When someone purchases an existing business in Florida, state law expects that the prospective buyer has conducted proper due diligence. If the buyer inadvertently decides to buy a company without in-depth research or lacks the basic skills to conduct the research, it will likely result in future liability. 

In this article, you will find out the most common types of liability after buying a business in Florida. 

Liability After Buying a Business in Florida – Most Common Issues 

Pending Lawsuits  

One of the primary steps before buying a company in Florida is to verify the existence of lawsuits against the business or its current owners. Well-done research can help prospective buyers discover scandals, poor reputations, or even recurrent regulatory violations.  

Please note that not an existing lawsuit is not equivalent to a red flag, depending on the factors on which the legal action is based. In such cases, you must consult with an attorney to determine how serious the lawsuit is and the potential effects on a new owner.  

For example, if a business has been caught in fraudulent behavior associated with goods or services, it immediately results in a “do not purchase” reg flag. If the business has already been purchased, the guidance of an expert attorney becomes an urgent need.  

Faulty Sales Agreement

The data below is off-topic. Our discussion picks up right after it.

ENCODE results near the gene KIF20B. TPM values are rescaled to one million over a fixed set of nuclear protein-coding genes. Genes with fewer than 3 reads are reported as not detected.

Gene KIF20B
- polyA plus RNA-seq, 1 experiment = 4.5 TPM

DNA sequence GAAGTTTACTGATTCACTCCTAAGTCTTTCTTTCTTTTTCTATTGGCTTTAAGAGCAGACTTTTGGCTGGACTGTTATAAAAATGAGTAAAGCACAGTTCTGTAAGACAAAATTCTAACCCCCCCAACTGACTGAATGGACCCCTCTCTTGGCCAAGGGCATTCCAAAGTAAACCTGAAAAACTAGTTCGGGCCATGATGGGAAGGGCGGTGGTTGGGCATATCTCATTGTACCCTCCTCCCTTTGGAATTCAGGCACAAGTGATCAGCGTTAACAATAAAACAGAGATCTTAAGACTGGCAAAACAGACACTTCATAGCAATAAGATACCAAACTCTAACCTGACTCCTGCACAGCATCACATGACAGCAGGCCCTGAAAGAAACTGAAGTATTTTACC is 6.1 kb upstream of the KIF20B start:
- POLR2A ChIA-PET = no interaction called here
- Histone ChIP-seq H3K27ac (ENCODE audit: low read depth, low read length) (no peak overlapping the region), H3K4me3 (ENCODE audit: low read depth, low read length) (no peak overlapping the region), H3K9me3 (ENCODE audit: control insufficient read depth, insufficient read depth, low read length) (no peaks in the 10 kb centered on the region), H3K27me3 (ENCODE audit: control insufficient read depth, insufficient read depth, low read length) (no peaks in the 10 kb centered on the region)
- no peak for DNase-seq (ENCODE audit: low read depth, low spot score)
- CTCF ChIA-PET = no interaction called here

The sales agreement is the core element of business purchases in Florida. No deal should be closed before both parties have thoroughly reviewed the paperwork involved in the transaction and guaranteed everything is actually in place before the closing. 

Poorly drafted terms, vague language, or inadvertent errors can result in costly lawsuits that might require years to fix a problem. Please note that reviewing a sales agreement does not mean reading the document multiple times. 

Instead, a proper review requires the assistance of an advisor with the required level of legal expertise.  

A proper sales agreement must have a specific clause expressly stating that the buyer will not assume any of the debts and liabilities of the current owners of the business. Failing to include this type of language results in uncertainty, as it can be interpreted as if the current owner agreed to assume the existing liabilities. 

Liens Affecting the Business 

When a business owner fails to meet a certain financial obligation, the injured party may attach a lien to the company. Essentially, a lien is an interest of a third party recorded against one’s assets, including real property, business assets, etc. 

If the former owner of a business has sold the company with a pending debt and the buyer did not find it timely, the new owner may be directly responsible for handling the existing liability.  

Depending on the type of lien, not fulfilling the pending obligation can result in a forced sale to allow the injured party to get the proceeds to satisfy the amount owed. The earlier a lien is revealed, the better the new owner’s chances to get rid of it.  

Do Not Expose Yourself to Unnecessary Risks – Immediately Contact an Expert Florida Business Attorney 

No matter how urgent your situation might be, Attorney Romy B. Jurado willingly wants to find a strategic solution for your case. Contact us today by calling (305) 921-0976 or emailing [email protected] for an individual consultation.